Efforts to mitigate drought in Poland began in the beginning of 20th century in the central part of Poland (Wielkopolska and Kujawy regions),
which is characterized by the lowest rainfall and the highest potential evapotranspiration in the country. Measures for drought mitigation can be grouped into direct and indirect methods. Direct methods are applied while drought is in effect and include various forms of irrigation (e.g., sprinkler, microirrigation) suitable for soils with 25-35 cm of humus layer. These methods are used for vegetable and potato crops and apple orchards. However, subsoil irrigation is usually applied in the case of grasslands that grow mainly in river valleys on organic and peat soils.
Indirect methods are preventive measures such as (1) the use of drought-resistant varieties of crops; (2) rotation of crops with less number of crop species in annual rotation (only one main crop instead of three crops per year); (3) preference for planting cereals on farms susceptible to drought; (4) application of cultivation methods and fertilizers so as to accelerate crop development and maturity in order to shift the critical phase of plant development to the period endowed with higher availability of soil moisture; (5) harrowing and shallow plowing after harvest to minimize moisture loss; (6) deep tillage before winter to increase soil roughness; (7) raising hedgerows and tree stripes at field boundaries to help preserve winter snowfalls and limit evapotranspiration; and (8) using sluice gates to prevent or reduce water outflow from fields.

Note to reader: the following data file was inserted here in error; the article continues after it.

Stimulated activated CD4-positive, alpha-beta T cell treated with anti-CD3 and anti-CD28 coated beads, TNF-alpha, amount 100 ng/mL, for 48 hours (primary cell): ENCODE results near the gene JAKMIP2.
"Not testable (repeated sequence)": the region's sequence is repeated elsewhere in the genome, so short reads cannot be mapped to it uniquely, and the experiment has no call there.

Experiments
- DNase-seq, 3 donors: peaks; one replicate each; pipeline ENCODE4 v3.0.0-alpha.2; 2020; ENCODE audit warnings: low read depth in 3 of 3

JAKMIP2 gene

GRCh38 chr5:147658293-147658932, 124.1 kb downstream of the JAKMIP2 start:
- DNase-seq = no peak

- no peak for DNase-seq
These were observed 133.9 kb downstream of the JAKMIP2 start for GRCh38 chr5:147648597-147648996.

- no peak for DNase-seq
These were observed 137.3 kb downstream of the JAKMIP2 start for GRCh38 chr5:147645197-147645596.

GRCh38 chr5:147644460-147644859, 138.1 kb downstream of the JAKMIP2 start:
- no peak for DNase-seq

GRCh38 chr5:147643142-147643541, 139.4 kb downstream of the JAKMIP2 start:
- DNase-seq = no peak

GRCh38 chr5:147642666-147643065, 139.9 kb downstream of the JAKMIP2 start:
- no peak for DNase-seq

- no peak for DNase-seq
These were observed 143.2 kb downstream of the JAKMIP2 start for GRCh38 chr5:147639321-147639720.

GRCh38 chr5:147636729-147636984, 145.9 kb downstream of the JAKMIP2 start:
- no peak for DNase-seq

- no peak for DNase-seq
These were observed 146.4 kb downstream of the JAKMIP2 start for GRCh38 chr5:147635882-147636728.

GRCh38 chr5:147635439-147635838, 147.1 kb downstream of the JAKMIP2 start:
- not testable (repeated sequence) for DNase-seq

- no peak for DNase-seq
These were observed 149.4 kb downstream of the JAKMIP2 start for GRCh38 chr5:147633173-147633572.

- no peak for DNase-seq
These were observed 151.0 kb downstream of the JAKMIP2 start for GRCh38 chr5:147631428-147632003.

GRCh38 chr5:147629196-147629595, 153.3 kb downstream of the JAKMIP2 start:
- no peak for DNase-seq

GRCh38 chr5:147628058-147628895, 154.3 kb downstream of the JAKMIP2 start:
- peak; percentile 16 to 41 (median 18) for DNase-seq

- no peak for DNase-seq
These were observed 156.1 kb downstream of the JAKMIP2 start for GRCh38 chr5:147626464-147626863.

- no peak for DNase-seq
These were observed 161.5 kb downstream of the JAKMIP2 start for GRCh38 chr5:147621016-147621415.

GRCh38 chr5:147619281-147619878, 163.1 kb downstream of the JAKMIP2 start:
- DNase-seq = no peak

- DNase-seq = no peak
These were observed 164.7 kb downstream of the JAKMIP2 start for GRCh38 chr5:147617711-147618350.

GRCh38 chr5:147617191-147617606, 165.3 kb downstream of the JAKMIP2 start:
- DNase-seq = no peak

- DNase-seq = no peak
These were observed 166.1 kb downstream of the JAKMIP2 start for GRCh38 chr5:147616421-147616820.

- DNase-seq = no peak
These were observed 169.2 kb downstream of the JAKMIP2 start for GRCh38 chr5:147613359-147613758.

Was this article helpful?